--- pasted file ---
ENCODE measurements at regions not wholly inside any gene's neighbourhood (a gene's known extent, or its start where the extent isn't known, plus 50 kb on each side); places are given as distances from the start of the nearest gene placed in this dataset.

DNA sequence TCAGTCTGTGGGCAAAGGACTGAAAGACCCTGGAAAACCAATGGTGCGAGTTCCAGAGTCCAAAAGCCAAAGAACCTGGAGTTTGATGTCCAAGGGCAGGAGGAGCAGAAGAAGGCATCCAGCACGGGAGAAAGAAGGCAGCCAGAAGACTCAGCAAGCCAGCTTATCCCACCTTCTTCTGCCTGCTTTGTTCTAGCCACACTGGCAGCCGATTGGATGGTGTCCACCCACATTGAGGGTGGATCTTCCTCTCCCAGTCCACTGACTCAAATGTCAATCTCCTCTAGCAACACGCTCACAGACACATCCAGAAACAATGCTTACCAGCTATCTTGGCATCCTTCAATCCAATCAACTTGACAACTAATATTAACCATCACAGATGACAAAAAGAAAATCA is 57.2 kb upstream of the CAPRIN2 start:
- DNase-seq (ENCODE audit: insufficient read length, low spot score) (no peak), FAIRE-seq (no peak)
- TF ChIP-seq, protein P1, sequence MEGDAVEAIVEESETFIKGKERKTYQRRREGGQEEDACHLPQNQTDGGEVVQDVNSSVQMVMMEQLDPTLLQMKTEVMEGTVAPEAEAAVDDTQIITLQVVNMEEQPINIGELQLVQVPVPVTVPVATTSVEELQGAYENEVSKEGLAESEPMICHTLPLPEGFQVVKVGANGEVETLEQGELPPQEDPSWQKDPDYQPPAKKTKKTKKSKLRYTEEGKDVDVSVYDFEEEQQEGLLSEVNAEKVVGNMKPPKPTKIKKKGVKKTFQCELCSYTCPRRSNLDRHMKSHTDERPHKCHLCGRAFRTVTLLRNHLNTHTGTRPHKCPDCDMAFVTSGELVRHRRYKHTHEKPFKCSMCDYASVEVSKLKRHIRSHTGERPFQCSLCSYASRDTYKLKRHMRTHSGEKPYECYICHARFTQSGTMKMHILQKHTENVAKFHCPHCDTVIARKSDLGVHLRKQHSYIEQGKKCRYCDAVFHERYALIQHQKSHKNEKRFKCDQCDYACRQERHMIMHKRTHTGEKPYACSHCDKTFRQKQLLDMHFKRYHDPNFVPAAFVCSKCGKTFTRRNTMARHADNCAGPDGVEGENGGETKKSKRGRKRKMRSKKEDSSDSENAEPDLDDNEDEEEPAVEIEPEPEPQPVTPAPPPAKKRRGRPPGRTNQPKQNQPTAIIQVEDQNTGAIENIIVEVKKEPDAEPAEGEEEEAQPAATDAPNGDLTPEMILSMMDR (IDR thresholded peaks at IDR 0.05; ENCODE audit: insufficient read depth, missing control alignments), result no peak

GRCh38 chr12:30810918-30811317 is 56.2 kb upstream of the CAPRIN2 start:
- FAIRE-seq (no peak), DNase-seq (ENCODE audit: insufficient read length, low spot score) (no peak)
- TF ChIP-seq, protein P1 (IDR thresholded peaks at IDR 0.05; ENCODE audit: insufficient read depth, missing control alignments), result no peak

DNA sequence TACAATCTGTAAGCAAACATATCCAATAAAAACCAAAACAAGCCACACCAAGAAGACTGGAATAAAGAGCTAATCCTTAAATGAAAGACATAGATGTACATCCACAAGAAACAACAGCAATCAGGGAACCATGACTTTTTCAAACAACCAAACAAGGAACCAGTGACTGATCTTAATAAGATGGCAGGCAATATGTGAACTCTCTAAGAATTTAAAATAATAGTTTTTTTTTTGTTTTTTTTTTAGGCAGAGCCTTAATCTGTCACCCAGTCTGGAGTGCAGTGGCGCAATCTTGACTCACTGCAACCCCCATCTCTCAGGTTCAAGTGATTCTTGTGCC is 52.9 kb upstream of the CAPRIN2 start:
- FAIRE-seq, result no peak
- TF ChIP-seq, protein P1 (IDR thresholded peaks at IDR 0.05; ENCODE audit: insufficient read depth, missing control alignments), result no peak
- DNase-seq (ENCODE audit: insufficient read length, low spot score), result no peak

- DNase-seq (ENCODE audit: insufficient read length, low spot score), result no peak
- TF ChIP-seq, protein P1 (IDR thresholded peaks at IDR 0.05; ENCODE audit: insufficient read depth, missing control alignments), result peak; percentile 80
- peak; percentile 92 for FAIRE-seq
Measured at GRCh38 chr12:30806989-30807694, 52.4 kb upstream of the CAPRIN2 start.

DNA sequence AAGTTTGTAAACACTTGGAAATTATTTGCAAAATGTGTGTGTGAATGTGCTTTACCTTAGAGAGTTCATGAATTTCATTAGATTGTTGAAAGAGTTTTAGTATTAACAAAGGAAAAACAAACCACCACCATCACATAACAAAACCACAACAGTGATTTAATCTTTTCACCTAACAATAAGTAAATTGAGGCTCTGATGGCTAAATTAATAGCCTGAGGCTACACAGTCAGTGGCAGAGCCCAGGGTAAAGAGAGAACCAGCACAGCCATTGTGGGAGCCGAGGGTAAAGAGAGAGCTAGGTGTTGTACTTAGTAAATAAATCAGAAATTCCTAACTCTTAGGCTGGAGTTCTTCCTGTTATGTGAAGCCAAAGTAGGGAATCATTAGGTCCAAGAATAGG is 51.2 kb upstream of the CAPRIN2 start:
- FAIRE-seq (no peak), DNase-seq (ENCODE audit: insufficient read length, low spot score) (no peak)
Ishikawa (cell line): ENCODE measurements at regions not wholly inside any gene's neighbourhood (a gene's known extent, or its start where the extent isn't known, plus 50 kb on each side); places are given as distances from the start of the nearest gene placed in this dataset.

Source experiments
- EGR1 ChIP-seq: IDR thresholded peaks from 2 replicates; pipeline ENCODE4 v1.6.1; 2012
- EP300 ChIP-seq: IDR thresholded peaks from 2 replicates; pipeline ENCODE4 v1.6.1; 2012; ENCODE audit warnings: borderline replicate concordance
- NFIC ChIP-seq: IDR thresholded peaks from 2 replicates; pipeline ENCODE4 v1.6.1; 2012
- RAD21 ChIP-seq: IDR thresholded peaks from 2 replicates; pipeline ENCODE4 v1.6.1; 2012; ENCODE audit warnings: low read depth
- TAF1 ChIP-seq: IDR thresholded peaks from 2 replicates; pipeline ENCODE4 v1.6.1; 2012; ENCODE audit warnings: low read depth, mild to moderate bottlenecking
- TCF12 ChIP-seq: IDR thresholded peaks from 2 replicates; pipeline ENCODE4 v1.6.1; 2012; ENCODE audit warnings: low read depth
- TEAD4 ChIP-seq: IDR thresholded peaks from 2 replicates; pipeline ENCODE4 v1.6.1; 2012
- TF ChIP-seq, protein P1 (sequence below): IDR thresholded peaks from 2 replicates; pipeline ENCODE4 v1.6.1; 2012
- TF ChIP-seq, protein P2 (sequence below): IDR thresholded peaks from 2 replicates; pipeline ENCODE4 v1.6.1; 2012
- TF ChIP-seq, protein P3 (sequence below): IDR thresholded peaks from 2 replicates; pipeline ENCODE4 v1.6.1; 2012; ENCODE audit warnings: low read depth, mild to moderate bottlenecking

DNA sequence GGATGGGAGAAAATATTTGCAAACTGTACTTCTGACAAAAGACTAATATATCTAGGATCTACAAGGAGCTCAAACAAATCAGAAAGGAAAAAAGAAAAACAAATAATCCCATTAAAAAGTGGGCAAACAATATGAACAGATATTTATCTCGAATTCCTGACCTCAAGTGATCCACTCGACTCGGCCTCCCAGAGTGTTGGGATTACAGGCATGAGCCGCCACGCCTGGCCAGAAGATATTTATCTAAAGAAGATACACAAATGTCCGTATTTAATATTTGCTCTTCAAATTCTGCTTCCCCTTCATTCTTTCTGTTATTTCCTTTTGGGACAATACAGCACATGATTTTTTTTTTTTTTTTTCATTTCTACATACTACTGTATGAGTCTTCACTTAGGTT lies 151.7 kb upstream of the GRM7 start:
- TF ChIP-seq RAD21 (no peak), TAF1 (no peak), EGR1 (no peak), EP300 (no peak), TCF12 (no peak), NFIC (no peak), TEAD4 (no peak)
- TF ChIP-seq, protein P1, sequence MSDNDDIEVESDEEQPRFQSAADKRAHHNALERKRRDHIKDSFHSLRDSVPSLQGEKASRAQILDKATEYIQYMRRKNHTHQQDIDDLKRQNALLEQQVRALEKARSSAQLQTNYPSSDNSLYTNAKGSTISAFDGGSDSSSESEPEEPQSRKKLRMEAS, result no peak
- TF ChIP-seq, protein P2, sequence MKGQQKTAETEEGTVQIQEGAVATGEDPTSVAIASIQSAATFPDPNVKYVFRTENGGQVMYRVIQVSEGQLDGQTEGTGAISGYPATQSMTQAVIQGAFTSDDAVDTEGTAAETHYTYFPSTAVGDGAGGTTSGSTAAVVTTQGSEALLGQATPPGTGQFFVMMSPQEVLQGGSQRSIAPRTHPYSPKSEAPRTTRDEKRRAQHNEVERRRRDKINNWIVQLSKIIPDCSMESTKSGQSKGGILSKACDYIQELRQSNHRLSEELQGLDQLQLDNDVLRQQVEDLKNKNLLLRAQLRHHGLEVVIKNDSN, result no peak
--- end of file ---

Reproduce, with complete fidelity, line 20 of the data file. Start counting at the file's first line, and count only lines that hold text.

- EGR1 ChIP-seq: IDR thresholded peaks from 2 replicates; pipeline ENCODE4 v1.6.1; 2012